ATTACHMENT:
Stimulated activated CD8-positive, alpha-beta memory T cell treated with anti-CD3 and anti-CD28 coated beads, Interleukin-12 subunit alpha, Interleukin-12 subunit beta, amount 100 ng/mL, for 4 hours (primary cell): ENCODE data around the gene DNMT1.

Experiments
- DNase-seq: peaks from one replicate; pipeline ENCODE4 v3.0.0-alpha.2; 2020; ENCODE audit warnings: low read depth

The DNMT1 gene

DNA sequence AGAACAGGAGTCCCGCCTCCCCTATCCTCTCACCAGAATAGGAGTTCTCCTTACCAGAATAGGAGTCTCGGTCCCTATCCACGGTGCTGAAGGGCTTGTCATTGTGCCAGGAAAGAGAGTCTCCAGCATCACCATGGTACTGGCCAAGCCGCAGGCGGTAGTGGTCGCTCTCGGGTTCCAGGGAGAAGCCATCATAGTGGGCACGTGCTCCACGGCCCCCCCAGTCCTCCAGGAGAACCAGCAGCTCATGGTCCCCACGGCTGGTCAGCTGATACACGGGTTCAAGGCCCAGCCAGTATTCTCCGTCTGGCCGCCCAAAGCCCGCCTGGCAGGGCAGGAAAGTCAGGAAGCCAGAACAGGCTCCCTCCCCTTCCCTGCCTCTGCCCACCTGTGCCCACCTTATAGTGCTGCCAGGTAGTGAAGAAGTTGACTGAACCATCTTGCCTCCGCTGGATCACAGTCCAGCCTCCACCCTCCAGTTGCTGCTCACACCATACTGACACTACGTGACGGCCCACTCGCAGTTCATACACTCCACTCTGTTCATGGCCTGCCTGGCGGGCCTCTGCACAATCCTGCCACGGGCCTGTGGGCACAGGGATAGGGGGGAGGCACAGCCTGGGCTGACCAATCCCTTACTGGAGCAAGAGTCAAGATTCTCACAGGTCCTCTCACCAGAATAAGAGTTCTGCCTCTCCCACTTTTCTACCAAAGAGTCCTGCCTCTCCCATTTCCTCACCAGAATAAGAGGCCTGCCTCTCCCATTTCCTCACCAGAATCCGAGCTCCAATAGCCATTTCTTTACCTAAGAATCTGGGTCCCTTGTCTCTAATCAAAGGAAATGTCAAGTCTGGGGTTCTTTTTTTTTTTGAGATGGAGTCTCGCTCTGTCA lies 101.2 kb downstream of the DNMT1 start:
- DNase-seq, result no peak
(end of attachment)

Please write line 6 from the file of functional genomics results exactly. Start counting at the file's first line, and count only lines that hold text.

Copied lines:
- DNase-seq, result no peak